SF does not have the highest rents in the Bay Area

Clouds over SF rooftops.Via Shutterstock

Menlo Park and Palo Alto beat SF when it comes to stratospheric rents

For years, San Francisco’s soaring rent prices have made headlines, with tales of $1,200-per-month bunk beds and split bedrooms shocking the nation. And yet, not only is SF’s median rent not the highest in the country, but some Bay Area cities even outpace San Francisco’s monstrous housing costs.

This week, rental site Rent Cafe released its 2019 mid-year rent report for the Bay Area, tallying activity in 260 cities, including 44 in the Bay Area. The results are exhausting: In the entire region, only one city, Alameda, has seen its median rent drop since January (by $85, down to $2,513).

Rent Cafe’s data, which represents all apartment sizes and comes by way of Santa Barbara-based analysts Yardi Matrix, holds that SF’s median median market rent is $3,697 per month in June of this year.

That’s well more than double the site’s reported national average of $1,465. But you don’t have to travel very far from San Francisco to run into worse news: Menlo Park, home of Facebook, has the highest rents in the region, averaging $4,638 per month.

Palo Alto also beat out SF with a startling $3,857 per month price tag. The cheapest rents in the Bay Area, on the other hand, are in Vallejo, which at $1,773 per month is close to the nationwide median.

It’s worth noting that Rent Cafe does not list very many homes in these cities; right now the site hosts 27 Menlo Park homes, and only 32 in Palo Alto, making for small and potentially volatile sample sizes.

But both of those Silicon Valley cities also have more expensive median rents listed with the U.S. Census. In fact, here’s how all 44 of the cited cities compared to one another in gross median rents for 2017 (still the most recent year for which the census has data this particular statistic):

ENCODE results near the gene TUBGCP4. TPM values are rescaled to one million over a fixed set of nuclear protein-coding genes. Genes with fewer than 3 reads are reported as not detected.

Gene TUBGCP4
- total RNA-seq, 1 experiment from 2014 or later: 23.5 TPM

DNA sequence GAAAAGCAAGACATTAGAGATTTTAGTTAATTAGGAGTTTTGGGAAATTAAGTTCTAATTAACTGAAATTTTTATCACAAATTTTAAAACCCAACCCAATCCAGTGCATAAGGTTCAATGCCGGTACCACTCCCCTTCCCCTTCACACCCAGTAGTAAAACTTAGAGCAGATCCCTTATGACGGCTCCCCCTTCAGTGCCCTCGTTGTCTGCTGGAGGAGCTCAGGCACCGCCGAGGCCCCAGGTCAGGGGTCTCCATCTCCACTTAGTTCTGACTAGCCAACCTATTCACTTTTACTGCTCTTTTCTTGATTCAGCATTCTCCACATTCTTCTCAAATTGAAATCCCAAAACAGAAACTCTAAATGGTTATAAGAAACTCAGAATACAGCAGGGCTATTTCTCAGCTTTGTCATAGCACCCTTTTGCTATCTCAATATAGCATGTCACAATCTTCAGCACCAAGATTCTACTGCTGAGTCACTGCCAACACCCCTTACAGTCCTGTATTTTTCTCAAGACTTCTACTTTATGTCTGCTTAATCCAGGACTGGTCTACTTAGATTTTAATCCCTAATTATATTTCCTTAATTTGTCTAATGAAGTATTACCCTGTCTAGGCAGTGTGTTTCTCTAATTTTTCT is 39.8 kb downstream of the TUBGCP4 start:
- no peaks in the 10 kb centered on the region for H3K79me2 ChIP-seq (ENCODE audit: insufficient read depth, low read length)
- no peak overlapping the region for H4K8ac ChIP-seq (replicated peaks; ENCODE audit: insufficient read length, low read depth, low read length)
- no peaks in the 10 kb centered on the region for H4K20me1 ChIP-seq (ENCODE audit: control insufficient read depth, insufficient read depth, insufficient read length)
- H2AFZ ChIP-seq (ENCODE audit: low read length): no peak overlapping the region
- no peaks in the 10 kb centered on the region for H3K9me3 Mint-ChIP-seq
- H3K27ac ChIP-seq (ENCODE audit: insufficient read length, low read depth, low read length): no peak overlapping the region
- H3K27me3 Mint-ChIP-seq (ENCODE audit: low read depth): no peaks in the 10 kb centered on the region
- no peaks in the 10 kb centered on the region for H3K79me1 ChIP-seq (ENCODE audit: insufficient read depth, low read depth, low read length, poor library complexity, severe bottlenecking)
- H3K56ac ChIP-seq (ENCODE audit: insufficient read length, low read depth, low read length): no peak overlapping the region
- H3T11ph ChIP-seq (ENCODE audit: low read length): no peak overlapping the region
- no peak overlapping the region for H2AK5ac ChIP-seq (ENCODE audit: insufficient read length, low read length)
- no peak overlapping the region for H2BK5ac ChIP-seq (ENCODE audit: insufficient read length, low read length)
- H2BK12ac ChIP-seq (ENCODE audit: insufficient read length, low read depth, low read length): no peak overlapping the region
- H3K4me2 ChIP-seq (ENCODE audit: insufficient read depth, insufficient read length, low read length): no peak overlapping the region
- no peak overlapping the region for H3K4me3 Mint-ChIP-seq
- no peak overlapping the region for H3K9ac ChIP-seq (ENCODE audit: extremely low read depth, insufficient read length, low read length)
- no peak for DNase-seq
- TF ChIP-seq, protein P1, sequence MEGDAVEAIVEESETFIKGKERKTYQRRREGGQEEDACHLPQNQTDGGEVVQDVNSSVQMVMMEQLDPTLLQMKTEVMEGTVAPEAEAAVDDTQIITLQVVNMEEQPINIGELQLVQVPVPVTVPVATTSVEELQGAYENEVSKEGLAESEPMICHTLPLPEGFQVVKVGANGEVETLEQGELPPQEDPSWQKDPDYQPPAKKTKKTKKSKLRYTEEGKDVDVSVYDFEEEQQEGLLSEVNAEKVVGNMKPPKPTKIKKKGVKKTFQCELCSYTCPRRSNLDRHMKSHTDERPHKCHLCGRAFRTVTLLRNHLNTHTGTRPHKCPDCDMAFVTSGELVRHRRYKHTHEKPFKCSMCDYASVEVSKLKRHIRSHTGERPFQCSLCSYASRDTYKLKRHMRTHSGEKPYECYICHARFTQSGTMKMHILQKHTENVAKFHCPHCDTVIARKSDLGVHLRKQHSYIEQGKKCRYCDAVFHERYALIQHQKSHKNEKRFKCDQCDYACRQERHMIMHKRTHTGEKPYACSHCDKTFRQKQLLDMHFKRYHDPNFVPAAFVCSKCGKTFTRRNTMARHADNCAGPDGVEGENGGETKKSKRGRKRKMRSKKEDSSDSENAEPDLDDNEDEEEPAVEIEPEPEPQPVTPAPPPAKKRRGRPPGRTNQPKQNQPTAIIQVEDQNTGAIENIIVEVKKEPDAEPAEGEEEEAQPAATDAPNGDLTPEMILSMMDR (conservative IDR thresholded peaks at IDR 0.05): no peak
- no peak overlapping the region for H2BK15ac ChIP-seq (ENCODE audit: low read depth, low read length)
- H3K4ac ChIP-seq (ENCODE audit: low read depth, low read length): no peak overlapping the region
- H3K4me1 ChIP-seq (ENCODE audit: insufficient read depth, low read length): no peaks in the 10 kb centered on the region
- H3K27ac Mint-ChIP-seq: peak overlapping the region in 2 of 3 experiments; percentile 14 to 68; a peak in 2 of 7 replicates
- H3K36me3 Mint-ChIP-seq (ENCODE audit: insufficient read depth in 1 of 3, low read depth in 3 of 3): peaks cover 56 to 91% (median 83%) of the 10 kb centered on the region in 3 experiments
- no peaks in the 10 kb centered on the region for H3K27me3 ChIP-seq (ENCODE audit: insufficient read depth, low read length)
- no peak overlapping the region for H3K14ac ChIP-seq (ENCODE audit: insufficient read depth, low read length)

• Cupertino: $2,829
  • Foster City: $2,763
  • Palo Alto: $2,379
  • Dublin: $2,353
  • San Ramon: $2,152
  • Sunnyvale: $2,147
  • Pleasanton: $2,140
  • Menlo Park: $2,111
  • Pacifica: $2,110
  • Mountain View: $2,103
  • Milpitas: $2,099
  • Santa Clara: $2,096
  • San Mateo: $2,041
  • Emeryville: $2,038
  • Fremont: $2,028
  • San Bruno: $1,999
  • Larkspur: $1,987
  • Redwood City: $1,956
  • Campbell: $1,923
  • Daly City: $1,899
  • Union City: $1,883
  • Pleasant Hill: $1,856
  • San Jose: $1,822
  • Walnut Creek: $1,803
  • Livermore: $1,768
  • San Rafael: $1,718
  • San Francisco: $1,709
  • Petaluma: $1,667
  • Martinez: $1,626
  • Alameda: $1,607
  • Hayward: $1,562
  • Antioch: $1,562
  • Napa: $1,546
  • Rohnert Park: $1,539
  • Berkeley: $1,523
  • Pittsburg: $1,517
  • Vacaville: $1,470
  • Concord: $1,459
  • Fairfield: $1,445
  • Santa Rosa: $1,432
  • San Leandro: $1,392
  • Richmond: $1,329
  • Vallejo: $1,301
  • Oakland: $1,255

Surprisingly, San Francisco was well below the median of medians in the entire region two years ago. Of course, there’s a big difference between the city’s actual median rent (as seen in the census) and its market median rent (as seen on sites like Rent Cafe).

Even so, the takeaway here is that it’s not implausible that a city like Menlo Park may turn out to be the Bay Area’s priciest renter locale.

As for why San Francisco’s actual rents are low compared to its neighbors and its own market rent prices? It’s hard to say, but it is worth noting that SF is one of only 15 cities in California with rent control—and according to the SF Planning Department, that covers well over half of SF renters.

SOURCE:  https://sf.curbed.com/2019/7/17/20697552/median-rents-san-francisco-bay-area-highest-2019

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